Fish Post

Carolina Beach – March 19, 2020

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Lewis, of Island Tackle and Hardware, reports that puffers and whiting have been caught on the beach by anglers using shrimp and sand fleas.

Inshore drum have been showing up in the rivers, where anglers can chase them with mud minnows or soft plastics (such as a Z-Man) on a jig head dropped to the bottom. There have been a few keeper trout mixed in with the drum.

Whiting have been chasing shrimp down at the mouth of the river.

Nearshore wrecks are producing black sea bass and tautog, and bottom fishing 40 miles out is seeing good numbers of fish, such as snapper, grouper, and porgies.

King mackerel are being caught near the Tower.

Wahoo are at the Stream, along with yellowfin and blackfin tuna. Some yellowfin have also been caught at the Steeples.


Christian, of Seahawk Inshore Fishing Charters, reports that there have been scattered amounts of small red drum biting, but a few slot fish are mixed in. Most of the reds are in the 16-17” range, and the few slot fish have been around 18-23”. Lower tides and around shell bottom creeks and points have been the best places to find them. Dead shrimp and scented soft plastics are the top two producers.

A few black drum are starting to show up. They are ranging from 12-15” and eating dead shrimp on the bottom. The black drum are in the same areas as the reds.


Luke, of Spot On Charters, reports that trout are still around, and the ones you can find are usually larger. Smaller hard baits (like the MR17) and small soft plastics are producing the most fish. Since the water is still so cold, fish can’t metabolize larger baits. Water clarity has been very clear, so using darker colors seems to get the most bites.

Around the mouth of the river, there have been schoolie red drum, and using soft plastics in the shallow water in the middle of the day has produced good numbers. You can occasionally find a black drum or trout mixed in.

SZS with his first trout caught using a Reef Runner crank bait. He was fishing the Cape Fear with John Pike.

Tommy, of Mungo Fishing Charters, reports that water temperatures are on the rise from the middle 50s into the 60s.

Red drum can be found at docks, oyster bars, deep pockets in the creeks, and on the flats with water in the 1-2’ range. You can find red drum this time of year in schools from 10-20 fish and upwards to 100-200 fish. As the warmer weather continues, most of these schools of drum will start splitting up into smaller schools and be more spread out.

The best baits for the red drum have been dead shrimp, mud minnows, and fresh cut mullet, and the better locations are around docks, oyster bars, and deep pockets in the creek. When fishing the flats for reds on nice calm days, a good go-to bait is Gulp Shrimp 4” pearl white and assorted Z-Man soft plastics (like the 4” scented Mulletron).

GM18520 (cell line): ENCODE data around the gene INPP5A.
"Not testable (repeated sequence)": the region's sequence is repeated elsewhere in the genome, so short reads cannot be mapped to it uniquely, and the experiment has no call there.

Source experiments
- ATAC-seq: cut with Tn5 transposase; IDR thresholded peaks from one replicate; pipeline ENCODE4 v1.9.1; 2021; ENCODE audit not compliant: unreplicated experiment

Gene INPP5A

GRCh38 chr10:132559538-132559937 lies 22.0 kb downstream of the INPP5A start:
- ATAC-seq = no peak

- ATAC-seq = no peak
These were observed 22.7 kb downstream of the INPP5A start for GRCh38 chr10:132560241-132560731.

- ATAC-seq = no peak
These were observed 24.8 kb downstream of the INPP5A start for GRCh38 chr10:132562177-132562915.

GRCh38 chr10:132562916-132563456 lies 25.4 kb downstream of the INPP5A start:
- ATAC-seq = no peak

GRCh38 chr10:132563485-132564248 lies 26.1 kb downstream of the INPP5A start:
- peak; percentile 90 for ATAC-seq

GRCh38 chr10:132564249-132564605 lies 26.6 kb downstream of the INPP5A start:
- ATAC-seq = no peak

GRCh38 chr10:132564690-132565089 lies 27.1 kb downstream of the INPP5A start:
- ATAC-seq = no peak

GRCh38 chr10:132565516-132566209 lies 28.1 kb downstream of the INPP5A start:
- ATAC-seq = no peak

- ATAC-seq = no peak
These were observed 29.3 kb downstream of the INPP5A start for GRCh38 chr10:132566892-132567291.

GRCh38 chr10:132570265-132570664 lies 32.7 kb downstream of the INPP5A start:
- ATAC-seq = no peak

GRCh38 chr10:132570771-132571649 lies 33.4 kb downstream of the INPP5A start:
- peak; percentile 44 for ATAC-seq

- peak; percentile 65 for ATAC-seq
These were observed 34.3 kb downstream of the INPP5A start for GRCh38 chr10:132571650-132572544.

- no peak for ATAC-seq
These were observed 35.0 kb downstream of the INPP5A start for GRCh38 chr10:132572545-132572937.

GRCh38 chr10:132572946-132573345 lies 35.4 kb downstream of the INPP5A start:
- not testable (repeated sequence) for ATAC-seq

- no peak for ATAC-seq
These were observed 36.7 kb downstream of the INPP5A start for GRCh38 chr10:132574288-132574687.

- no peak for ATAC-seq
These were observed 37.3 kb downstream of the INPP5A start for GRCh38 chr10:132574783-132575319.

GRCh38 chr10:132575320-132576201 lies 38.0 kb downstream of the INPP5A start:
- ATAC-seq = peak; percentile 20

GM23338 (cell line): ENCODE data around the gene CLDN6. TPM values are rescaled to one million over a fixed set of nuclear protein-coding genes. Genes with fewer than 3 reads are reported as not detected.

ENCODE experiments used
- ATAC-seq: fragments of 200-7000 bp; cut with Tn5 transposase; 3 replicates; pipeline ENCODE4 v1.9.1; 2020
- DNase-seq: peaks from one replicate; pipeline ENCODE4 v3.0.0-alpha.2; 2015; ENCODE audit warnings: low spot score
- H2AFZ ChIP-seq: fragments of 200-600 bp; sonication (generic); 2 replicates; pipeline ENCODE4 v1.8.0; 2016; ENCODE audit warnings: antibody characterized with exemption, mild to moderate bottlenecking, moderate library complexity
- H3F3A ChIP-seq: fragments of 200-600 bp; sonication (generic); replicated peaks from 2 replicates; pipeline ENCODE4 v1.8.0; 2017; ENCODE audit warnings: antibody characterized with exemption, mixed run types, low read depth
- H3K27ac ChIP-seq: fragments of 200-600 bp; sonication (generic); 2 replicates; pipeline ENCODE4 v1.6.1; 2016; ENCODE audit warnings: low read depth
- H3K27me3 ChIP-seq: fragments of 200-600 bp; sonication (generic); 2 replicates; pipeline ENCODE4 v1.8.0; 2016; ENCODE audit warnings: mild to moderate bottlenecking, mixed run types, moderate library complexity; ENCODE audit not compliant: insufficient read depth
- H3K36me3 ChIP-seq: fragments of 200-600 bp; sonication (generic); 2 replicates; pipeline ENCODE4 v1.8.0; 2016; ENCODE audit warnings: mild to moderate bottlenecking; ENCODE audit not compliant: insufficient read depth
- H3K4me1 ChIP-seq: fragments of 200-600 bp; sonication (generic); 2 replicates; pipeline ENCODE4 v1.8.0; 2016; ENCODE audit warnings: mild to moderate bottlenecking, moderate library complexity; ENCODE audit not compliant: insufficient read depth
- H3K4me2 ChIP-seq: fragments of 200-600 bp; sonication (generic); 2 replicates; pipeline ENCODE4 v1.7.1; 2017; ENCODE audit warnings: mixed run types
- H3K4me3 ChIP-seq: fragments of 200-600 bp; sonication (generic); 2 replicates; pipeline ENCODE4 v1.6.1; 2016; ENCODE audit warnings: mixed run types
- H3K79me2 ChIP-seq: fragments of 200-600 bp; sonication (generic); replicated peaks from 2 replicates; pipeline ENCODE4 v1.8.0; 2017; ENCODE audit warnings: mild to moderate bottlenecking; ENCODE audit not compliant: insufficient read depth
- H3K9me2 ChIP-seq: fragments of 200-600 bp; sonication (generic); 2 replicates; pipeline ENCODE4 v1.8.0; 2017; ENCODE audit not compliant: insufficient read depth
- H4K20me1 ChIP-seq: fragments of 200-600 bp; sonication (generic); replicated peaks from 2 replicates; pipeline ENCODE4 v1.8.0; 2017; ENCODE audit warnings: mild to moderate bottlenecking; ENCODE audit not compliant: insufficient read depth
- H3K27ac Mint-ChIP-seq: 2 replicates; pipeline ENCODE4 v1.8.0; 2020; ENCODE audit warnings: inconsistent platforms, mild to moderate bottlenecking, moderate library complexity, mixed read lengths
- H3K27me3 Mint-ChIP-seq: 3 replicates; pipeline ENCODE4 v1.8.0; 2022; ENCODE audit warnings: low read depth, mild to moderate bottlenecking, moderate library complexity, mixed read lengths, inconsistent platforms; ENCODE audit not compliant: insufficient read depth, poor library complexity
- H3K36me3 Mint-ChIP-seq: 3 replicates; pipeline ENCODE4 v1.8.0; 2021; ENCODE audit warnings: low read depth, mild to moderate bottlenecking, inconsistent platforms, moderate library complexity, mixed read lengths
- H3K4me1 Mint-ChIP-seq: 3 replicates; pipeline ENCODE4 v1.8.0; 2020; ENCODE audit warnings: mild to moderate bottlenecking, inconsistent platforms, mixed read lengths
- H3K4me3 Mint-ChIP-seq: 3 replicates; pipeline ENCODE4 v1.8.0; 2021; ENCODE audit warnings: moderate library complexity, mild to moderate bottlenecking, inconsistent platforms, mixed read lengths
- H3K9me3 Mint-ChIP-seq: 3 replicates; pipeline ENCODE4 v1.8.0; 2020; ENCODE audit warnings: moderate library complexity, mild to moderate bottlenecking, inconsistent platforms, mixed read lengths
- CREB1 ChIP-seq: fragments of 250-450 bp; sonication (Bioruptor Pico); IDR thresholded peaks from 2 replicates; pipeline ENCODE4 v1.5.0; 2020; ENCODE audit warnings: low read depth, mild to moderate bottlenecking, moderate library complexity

Small flounder have been caught in the same areas.

Black drum are biting fresh dead shrimp on a Carolina rig with a 3/4 or 1 oz. weight. Frozen shrimp works as well, but the fresh shrimp will produce better results.

Speckled trout fishing continues to be good coming off a mild winter. The specks are near inlets, in the boat basins, and back in the deep holes in creeks with dark muddy bottoms. These specks can also be found on the flats on warm sunny days. The better baits for targeting trout are assorted soft plastics, and these soft plastics should be rigged weedless, weightless, or on light weighted (1/16 to 1/8 oz.) jig heads. Hard baits like MirrOlure MirrOdines (in assorted colors) will also produce. The baits should be worked low and slow while the water is still cold, but don’t be afraid to try working them faster on a warm, sunny day.


Rod, of OnMyWay Charters, reports that bottom fishing for black sea bass in the 14-22 mile range on rocky bottom and hard bottom ledges has produced large numbers of fish. The larger black sea bass, though, will most likely be out in the 18-24 mile range.

False albacore have been seen in the same areas, and there’s been Atlantic bonito mixed in with the albies. Trolling Clarkspoons has been effective.

King mackerel are out at the 65-66 degree water temperature break, which has been around 35 miles out. A great place to target kings is at the Tower, along with the Twin Wreck area offshore of WR4 and the ledges and hard bottoms southeast of WR4.

There has been a great wahoo bite at the break and near the Nipple, with the best catches being made in 69-73 degrees of water at depths of 130-170’. The typical spread of ballyhoo on wire leaders has been working, with the planer rods seeing the most action.

Vertical jigging in 130-200’ of water has been fairly productive when targeting amberjack, blackfin tuna, and African pompano. Rock piles and rocky live bottoms are the best places to look. If you are venturing offshore, the best option to locate fish is to look at a water shot and find the best pocket or body of water.

Once April hits, fishing will be phenomenal from the beach out to the Gulf Stream. Atlantic bonito will move in close when the water hits the 60-62 range, and when the water reaches 65 degrees, there will be a brief period of time that spanish mackerel will be mixed in with them. The best way to target the bonito is to use a run-and-gun method; when you see surface activity, quickly move to the school and either use casting jigs or troll Clarkspoons off #1 planers like you would for spanish.


Kure Beach Pier hasn’t yet reopened for the season.